The simple answer is a combination of everything from the food and drinks you consume, in flight cabin pressure, and lack of exposure to fresh air. But the major culprit is of course a change in time zones. It turns your internal clock inside out, upside down, spins it around a few times … You get the picture.
Want to cut down on jet lag? Add exercise to your daily routine, get as much sleep as you need as often as possible and try not to be hungover too often. You’ll feel golden as soon as you hop off your flight.
Myth: Solo travel is dangerous.
If solo travel was so dangerous, how and why do millions of people travel the world all by their lonesome every year and live to tell the story?
Plan your trip thoroughly and stop worrying. Solo travel is one of if not THE most rewarding form of travel in my opinion.
Not ready to take the big solo travel plunge? Take a group trip first, then take a trip with just one other person and make sure to set out sufficient time for yourself, like my buddy Travis did on his recent trip to South East Asia. Once you’re a little more comfortable traveling, take a short solo trip somewhere nearby. Finally, go somewhere much further by yourself.
If you’re open to meeting new people, you’ll realize you’re never truly alone. Socially awkward? Download an app like Meetups or one of the hundreds of dating/hookup apps. I can see your social butterfly wings spreading already.
Myth: Hostels and other shared accommodation types are unsafe.
Reminder: many news outlets, and seemingly every single social media platform make a lot of money to bring us information (often inaccurate) and create catchy stories. Ask yourself these questions.
How accurate is this story?
How often does this type of thing happen?
When you come across one of those nightmarish experiences about a terrible hostel or unruly Airbnb renters, the truth of the matter is, this stuff seldom happens and is often overdramatized.
Do your research, pick a proper location. Read the reviews and comments, choose a good host. I recently saw an ad that insinuated sites like Airbnb only gave you the option of sharing accommodations with hosts that were still in their homes. That’s nonsense.
I’ve never heard of an accommodation sharing platform that doesn’t allow for complete privacy. Sure, if you want to stay for cheap, you have the OPTION of renting a room as opposed to an entire apartment or house, but for a few more dollars you can rent the whole place.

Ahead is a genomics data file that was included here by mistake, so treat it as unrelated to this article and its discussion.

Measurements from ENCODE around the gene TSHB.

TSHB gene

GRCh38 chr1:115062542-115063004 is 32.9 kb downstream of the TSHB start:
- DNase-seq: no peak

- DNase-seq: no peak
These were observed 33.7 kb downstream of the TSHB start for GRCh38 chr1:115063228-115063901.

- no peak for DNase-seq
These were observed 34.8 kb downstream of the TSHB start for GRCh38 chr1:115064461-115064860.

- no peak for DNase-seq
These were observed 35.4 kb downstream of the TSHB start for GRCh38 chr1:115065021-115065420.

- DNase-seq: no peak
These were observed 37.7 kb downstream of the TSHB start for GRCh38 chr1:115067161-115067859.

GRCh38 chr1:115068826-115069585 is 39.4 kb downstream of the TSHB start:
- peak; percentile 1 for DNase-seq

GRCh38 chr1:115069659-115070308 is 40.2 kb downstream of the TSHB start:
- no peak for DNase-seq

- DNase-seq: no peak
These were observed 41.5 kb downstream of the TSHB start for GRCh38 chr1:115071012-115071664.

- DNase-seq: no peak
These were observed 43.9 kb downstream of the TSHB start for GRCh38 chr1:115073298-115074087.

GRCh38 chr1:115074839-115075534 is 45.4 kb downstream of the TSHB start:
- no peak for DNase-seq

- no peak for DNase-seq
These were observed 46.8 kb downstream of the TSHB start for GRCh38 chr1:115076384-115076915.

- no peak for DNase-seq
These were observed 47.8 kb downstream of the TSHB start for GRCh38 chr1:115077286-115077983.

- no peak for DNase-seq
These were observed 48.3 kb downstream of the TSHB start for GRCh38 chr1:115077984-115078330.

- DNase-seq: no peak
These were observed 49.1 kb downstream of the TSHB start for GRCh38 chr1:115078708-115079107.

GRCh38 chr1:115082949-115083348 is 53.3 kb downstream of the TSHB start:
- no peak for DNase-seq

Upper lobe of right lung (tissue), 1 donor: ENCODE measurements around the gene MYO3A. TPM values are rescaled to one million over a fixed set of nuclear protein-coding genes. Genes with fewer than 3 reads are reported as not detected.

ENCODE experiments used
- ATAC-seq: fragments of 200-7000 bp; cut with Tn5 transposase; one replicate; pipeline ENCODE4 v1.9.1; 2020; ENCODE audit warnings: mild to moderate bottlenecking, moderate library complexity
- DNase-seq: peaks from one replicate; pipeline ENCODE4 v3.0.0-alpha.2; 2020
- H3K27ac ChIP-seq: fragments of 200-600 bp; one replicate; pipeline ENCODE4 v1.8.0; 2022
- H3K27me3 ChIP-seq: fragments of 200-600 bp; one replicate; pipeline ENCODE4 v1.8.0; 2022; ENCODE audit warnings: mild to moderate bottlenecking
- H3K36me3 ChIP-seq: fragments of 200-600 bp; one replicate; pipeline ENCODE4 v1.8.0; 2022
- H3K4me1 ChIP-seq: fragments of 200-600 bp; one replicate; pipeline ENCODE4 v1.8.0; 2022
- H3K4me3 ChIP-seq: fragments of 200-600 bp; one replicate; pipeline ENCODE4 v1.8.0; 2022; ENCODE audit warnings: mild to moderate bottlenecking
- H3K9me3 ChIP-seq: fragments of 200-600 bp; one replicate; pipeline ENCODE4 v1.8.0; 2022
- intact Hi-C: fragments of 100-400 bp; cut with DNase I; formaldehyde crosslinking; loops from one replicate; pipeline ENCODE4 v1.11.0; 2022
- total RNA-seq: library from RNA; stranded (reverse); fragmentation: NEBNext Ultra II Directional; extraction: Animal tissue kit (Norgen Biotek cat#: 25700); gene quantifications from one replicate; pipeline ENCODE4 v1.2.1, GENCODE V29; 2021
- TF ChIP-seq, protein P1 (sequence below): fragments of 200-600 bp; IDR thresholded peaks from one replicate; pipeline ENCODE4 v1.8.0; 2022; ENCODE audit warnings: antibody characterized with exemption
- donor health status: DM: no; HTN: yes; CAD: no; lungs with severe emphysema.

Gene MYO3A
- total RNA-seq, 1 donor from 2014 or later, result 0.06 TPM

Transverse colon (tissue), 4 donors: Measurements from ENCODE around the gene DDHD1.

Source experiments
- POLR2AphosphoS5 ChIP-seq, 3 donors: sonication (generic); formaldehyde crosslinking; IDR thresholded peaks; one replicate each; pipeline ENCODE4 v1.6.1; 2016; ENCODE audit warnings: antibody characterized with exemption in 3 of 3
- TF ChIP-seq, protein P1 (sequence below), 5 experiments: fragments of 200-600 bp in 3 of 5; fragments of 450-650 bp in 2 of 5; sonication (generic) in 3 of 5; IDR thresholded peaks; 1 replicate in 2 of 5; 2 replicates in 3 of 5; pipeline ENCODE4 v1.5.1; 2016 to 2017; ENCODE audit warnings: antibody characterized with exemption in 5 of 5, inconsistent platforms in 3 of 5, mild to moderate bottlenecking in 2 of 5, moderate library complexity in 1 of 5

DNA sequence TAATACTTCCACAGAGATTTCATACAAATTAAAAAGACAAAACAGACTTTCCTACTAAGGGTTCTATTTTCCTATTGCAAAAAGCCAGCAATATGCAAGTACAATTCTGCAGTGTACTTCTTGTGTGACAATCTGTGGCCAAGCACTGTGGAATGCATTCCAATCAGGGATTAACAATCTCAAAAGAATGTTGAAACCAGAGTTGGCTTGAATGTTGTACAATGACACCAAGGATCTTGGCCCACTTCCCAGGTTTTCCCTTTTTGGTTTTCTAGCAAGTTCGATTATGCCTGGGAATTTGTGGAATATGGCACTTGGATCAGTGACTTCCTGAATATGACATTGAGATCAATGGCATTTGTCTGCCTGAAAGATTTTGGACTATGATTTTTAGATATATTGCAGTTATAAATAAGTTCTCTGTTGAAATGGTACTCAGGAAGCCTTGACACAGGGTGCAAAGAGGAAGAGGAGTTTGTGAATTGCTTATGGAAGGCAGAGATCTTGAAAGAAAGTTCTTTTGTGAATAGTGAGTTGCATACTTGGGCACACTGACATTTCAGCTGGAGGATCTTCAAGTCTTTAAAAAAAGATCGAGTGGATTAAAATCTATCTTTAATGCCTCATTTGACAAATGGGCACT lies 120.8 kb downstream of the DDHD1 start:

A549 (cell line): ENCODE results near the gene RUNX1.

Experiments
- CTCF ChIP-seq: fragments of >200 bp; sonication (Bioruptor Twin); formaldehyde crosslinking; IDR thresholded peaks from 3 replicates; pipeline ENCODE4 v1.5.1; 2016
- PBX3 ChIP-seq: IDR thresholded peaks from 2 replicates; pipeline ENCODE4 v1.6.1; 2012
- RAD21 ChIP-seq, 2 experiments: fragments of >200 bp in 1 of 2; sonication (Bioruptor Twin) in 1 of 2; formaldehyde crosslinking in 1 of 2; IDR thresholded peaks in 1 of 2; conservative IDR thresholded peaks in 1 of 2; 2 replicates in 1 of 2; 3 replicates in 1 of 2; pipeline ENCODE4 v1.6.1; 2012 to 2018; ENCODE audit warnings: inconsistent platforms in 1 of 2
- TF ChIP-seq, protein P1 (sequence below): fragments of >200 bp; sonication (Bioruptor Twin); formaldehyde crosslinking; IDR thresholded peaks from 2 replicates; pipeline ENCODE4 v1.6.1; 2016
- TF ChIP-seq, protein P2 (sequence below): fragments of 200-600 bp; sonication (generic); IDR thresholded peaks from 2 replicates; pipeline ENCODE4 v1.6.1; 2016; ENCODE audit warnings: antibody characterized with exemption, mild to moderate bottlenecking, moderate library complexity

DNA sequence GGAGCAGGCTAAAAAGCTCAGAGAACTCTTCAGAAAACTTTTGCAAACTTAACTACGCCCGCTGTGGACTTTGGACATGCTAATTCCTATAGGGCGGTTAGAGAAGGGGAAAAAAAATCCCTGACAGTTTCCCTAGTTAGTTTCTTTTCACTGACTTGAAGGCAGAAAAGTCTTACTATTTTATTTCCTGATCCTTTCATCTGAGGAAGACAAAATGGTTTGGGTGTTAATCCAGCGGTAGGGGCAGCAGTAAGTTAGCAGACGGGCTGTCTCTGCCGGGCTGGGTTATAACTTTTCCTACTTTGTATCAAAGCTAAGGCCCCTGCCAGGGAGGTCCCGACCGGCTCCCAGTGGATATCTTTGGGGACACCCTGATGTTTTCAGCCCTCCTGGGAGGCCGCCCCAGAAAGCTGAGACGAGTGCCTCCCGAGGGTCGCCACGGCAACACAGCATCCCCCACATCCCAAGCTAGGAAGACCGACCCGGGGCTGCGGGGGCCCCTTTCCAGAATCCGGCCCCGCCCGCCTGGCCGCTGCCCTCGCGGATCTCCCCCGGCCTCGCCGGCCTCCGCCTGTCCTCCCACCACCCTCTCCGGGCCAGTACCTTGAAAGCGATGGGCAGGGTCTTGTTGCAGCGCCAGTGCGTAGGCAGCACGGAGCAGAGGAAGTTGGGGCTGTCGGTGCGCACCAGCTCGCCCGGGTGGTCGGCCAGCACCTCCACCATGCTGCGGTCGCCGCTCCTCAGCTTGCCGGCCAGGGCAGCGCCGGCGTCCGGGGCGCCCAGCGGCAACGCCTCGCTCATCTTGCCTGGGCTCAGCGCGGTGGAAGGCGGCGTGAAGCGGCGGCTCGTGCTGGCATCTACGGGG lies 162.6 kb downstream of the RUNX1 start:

I’ve used sites like Airbnb, Flipkey and Roomorama among others, they’ve all been great.
If you’re a hostel lover like me, read this post: Hacks: Tips And Best Practices For Hostel Accommodations
Myth: Travel insurance is a waste of money.
In an ideal world, things wouldn’t break (bones included), get lost/stolen or go wrong. There would be no sicknesses or emergencies and everything would be all hakuna matata-like. Alas, ’tis a slightly more complex world that we inhabit.
Moral of the story: You can be cheap with a lot of things when it comes to traveling, insurance should not be one of them.
People get injured during trips the same way they get injured at home. Trips get cancelled; bad things happen. Don’t be that guy or girl that comes back home with a terrible travel experience because you didn’t get travel insurance.
Looking for travel insurance? Check out WorldNomads.
Myth: You have to stop working to travel.
Long-term travel is fantastic. It can be very cheap if done right, but you will always have expenses. The obvious solution that comes to mind is making money while traveling.
There are tons of ways to make money while on the road to prolong your time abroad. Tree planting, bartending and teaching overseas are a few of many options available to help you earn cash for your nomadic lifestyle.There are loads of opportunities for students and recent graduates to get out and get to know the world too.
Interested? Read my post Travel and make money with 16 easy jobs to get a lot more details.
Myth busting complete!
Do you know any other common travel myths? Leave a brilliant comment below. Let’s share our knowledge and love of travel and make the world a cooler place.
Until next time,